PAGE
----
EARTH SCIENCE
EARTHQUAKES
Question
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Mercalli Scale


Richter Scale


Seismogram Scale


Bernoulli Scale

Detailed explanation1: Richter scale (ML), quantitative measure of an earthquake’s magnitude (size), devised in 1935 by American seismologists Charles F. Richter and Beno Gutenberg. The earthquake’s magnitude is determined using the logarithm of the amplitude (height) of the largest seismic wave calibrated to a scale by a seismograph .
Detailed explanation2: The first widelyused method, the Richter scale, was developed by Charles F. Richter in 1934. It used a formula based on the amplitude of the largest wave recorded on a specific type of seismometer and the distance between the earthquake and the seismometer.
Detailed explanation3: The Richter scale is used to rate the magnitude of an earthquake, that is the amount of energy released during an earthquake. The Richter scale doesn’t measure quake damage (see: Mercalli Scale) which is dependent on a variety of factors including population at the epicentre, terrain, depth, etc.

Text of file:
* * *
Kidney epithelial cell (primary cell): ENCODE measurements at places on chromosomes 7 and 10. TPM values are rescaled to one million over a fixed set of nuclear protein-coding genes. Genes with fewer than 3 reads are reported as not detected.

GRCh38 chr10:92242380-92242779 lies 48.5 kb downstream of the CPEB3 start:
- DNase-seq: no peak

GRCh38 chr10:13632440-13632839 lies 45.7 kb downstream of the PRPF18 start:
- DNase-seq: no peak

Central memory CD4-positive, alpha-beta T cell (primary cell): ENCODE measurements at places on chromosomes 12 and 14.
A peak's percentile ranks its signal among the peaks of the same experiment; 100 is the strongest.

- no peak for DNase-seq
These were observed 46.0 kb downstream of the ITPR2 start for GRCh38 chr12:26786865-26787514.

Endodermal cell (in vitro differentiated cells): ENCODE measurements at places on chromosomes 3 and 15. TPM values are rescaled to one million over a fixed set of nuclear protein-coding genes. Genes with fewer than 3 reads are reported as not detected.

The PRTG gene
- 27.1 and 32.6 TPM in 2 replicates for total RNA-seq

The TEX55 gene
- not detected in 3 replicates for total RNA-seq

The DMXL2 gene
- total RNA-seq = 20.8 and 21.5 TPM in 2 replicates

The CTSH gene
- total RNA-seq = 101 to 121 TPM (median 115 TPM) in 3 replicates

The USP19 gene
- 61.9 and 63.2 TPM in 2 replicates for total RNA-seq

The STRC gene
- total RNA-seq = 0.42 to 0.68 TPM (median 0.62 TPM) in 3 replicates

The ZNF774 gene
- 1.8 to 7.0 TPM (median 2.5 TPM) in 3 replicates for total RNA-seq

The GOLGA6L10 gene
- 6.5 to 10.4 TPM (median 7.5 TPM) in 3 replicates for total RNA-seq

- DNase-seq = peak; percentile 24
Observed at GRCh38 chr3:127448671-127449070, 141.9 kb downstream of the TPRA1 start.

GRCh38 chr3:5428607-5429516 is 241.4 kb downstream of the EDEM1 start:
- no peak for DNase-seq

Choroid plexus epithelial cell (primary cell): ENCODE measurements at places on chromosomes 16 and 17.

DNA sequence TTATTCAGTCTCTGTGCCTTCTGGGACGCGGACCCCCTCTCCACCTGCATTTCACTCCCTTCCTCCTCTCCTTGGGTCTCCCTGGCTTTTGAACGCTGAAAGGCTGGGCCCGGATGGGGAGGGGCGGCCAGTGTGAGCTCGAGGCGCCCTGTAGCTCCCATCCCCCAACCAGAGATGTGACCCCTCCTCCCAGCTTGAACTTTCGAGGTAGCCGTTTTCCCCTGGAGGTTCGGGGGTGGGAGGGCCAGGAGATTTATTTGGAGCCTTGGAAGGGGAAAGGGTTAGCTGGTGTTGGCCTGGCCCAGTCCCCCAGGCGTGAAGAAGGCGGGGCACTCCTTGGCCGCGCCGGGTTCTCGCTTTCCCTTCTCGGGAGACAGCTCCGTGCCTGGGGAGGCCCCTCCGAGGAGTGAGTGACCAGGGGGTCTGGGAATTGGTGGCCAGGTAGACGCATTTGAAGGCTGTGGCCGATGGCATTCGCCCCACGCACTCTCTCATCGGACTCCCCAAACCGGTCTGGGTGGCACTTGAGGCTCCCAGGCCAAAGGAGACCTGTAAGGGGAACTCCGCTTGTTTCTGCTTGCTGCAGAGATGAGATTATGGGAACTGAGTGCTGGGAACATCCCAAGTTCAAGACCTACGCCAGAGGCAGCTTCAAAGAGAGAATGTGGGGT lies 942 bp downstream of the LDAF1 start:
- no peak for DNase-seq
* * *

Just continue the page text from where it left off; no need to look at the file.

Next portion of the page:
Detailed explanation4: Its development is described in Box 4, Charles Richter and the Richter earthquake magnitude scale. The Richter magnitude is calculated by first measuring the size of the largest ground motion recorded by a seismometer, a sensitive instrument that detects the ground movements produced by earthquakes.
Detailed explanation5: The Richter scale measures the largest wiggle (amplitude) on the recording, but other magnitude scales measure different parts of the earthquake. The USGS currently reports earthquake magnitudes using the Moment Magnitude scale, though many other magnitudes are calculated for research and comparison purposes.